Originally Posted by J E Custom
The Grendel was designed for the AR15 frame and will work in the standard action.
The 100 grain loading is very slow (2370 ft/sec) the 6mm WSSM
has a lot more case capacity and will push the 100 grain to 3110 ft/sec
So there is not much to compare. The WSSM has a huge advantage over the 6.5 Grendel
but normally you have to use a AR 10 for the WSSM.
The Grendel is a great cartrige in an AR and is more powerful than the standard 223.
The 6mm has slightly better ballistics than the 6.5 with the same weight bullets.
J E CUSTOM
JE I'm not sure where you are getting your data on the Grendel but it sure is way off from pretty much everything I've seen published on it.
From Chuck Hawks site
Here are some hunting reloads developed by David M. Fortier and first published in Shooting Times
Magazine. Mr. Fortier used Lapua brass and Federal Gold Medal Small Rifle Match primers for all loads:
Hornady 100 grain SP bullet, 30.0 grains Western Powder X-Terminator, COL 2.25", MV 2807 fps.
Hornady 100 grain SP bullet, 30.5 grains Western Powder X-Terminator, COL 2.25", MV 2846 fps.
Nosler 120 grain Ballistic Tip bullet, 31.0 grains AA2520 powder, COL 2.26", MV 2636 fps.
Nosler 120 grain Ballistic Tip bullet, 29.0 grains RL-15 powder, COL 2.26", MV 2526 fps.
ad Development and 1000-yard Performance
Arne tells us: "Having shot thousands of rounds in developing the 6.5 Grendel cartridge (and in testing 6.5 PPCs), we had a good idea of what would work in the bolt gun--Vihtavuori N530 and Western TAC. Both these powders have load densities, kernel sizes, and burn rates that work well with the Grendel case. Though we're still early in the load development process for the F-Classer, our load of Vihtavuori N530 with Fed 205M primers and moly'd JLK 130s produces consistent 2760 fps velocities from a 28" barrel. This load is grouping well, even though it took some time for us to get used to that 2-ounce Jewell trigger! (To an AR15 shooter, one pound is a "light" trigger pull). The N530 and JLK 130gr VLD load produced 6"-7" witnessed five-shot groups at 1,000 yards. The amount of drop at 1000 yards surprised us--an even 30 MOA of adjustment (from a 100-yard zero) got us on target at 1000. That's nearly dead-even with a 6BR shooting a 107gr Sierra MK at 2900 fps. That means, at very long-range, the superior BC of the 6.5mm JLK made up for the lower initial velocity of the Grendel.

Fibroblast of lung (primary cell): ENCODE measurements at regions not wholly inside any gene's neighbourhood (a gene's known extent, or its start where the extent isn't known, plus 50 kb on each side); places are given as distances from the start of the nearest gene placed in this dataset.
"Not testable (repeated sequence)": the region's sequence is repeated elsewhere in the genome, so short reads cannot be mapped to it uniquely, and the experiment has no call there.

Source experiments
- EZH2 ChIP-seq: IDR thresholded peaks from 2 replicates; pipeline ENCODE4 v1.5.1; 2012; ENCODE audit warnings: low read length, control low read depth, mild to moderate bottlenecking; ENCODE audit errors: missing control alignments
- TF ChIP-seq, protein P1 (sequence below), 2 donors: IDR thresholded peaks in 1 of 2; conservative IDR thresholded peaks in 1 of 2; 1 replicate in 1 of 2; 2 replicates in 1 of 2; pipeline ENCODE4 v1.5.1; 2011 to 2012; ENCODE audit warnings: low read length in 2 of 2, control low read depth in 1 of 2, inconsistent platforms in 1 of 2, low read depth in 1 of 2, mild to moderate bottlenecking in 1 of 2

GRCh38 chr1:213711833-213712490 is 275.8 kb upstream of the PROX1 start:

How the 6.5 Grendel Stacks Up Ballistically
With the great performance of the 6BR, and the availability of larger 6.5mm cartridges such as the Rem 260 (6.5-08), one can ask "what is the advantage of the 6.5 Grendel"? The answer is three-fold: size (form factor), efficiency, and BC. The Grendel will fit in an AR15 platform. The Rem 260 will not. The Grendel can push a 130gr bullet to 2760 fps with 15 grains less powder than a Rem 260. Burning less powder reduces recoil, and signficantly extends barrel life.
Compared to a 6BR, the 6.5 Grendel enjoys the advantage of shooting higher BC bullets. For example, the 6.5mm Lapua Scenar 123gr bullet, with its .542 BC, beats the .530 BC 6mm 107gr Sierra Match-King. And the new 6.5mm 130gr JLK bullets enjoy a BC advantage over ANY 6mm projectile available, even the DTAC 115gr. Initial tests of the 130gr JLK show a BC of .620, which beats the DTAC, with its BC of approximately .580. The larger bore diameter of the 6.5 Grendel allows it to drive a heavier bullet at lower pressures. The same principle applies to the 30BR, one of the most efficient cartridges ever.